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How The Golden State Warriors Didn't Let This One Slip Away

There's a new dynamic duo in town
by John Paulo Aguilera | Jun 13, 2017
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This Golden State Warriors entered the season with lofty expectations, and they delivered convincingly as the 2017 NBA Champions.

After the Cleveland Cavaliers played spoilers to a Dubs postseason sweep in their last meeting, the latter was hell-bent on revenge. Game 5 started out as anybody's for the taking, until Golden State pulled away during the fourth quarter and never looked back.

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The Cavs got everything from LeBron James (41 points, 11 rebounds, and 8 assists), Kyrie Irving (24 pts, 6 ast), and of all people, JR Smith (7-8 3pt, 26 pts), but still couldn't prevent the Warriors from bringing the title back to Oakland.

All GSW had to do was play to its strengths, which are these three factors:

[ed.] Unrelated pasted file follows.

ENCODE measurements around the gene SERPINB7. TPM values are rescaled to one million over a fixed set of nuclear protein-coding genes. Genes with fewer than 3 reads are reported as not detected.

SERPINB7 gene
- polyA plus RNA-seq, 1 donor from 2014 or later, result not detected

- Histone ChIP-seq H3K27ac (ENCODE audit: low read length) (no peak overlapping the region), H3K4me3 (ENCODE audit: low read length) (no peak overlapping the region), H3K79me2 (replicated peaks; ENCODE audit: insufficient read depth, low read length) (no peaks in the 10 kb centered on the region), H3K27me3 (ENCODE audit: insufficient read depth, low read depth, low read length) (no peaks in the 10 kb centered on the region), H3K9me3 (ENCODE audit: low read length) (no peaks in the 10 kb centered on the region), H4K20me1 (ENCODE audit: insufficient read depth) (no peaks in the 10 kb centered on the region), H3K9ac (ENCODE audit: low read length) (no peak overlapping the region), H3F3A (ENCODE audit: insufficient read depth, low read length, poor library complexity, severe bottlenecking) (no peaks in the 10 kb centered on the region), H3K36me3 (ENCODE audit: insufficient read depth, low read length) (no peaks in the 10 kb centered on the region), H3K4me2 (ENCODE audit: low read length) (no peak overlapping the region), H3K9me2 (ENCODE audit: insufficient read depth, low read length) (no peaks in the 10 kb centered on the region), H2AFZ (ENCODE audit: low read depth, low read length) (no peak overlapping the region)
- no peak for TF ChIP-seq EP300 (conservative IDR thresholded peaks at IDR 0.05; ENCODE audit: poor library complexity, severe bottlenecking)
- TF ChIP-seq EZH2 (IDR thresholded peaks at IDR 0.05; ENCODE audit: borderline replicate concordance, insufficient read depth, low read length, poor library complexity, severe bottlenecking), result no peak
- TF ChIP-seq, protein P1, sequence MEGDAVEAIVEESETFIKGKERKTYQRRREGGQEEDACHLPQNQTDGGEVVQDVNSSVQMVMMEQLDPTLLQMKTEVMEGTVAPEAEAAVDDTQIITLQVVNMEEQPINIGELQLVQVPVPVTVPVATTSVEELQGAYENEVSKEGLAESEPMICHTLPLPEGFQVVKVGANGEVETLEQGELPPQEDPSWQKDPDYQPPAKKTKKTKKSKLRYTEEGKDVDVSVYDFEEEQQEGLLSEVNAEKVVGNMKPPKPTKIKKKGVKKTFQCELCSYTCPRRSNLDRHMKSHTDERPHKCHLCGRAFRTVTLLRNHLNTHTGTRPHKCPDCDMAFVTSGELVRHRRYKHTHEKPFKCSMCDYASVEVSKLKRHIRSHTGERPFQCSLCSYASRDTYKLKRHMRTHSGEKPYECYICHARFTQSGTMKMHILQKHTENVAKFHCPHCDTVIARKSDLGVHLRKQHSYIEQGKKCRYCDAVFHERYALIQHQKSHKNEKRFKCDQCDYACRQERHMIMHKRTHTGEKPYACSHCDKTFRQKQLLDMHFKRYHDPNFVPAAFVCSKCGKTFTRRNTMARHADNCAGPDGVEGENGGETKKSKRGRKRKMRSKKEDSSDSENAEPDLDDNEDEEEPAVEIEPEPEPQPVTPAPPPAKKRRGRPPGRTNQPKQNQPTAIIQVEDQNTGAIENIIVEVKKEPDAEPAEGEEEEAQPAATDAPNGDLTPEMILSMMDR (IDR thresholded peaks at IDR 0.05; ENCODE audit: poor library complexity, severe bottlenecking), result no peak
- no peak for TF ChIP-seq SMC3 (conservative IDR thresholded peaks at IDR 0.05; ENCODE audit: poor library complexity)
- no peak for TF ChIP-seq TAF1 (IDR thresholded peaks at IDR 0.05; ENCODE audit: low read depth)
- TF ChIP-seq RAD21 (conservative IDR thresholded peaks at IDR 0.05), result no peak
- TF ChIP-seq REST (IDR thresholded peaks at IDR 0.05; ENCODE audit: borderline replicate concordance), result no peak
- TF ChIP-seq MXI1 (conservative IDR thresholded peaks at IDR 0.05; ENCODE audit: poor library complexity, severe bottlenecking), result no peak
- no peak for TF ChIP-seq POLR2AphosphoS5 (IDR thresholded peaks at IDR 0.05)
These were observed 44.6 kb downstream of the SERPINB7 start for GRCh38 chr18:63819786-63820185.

Stephen Curry

The two-time MVP wasn't going to let another cold-shooting night from deep (2-9 3pt) limit his game, contributing in other areas—10 assists, 6 rebounds, and 3 steals. He wound up with 34 markers (12-15 ft), including a clutch 3 that has laid to rest the ghost of Irving's dagger last year.

The same could be said for Draymond Green (10 pts, 12 reb, 5 ast, 2 stl) and Klay Thompson (11 pts, 5 reb), who both made up for their respective poor field-goal percentages with timely plays.



Andre Iguodala once again performed when it mattered most and validated his spot in the Warriors' 'Death Lineup.' The 33-year-old turned a robust 38-minute stint into an efficient 20-point outing (9-14 fg).

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Reserves Patrick McCaw, Shaun Livingston, and David West largely outplayed their counterparts while the starters rested. It felt like the Golden State's 2015-16 second unit hasn't left.

Kevin Durant

The only way a superstar could match LeBron's historic triple-double average is if he becomes the fifth player to score 30+ pts in each of the first five games of the Finals. KD did just that:

The unanimous Finals MVP didn't get fazed even if his rival got the better of him in a couple of plays, putting up a cool 35.2 points, 8.4 rebounds and 5.4 assists per game, on his way to capturing his first NBA title.


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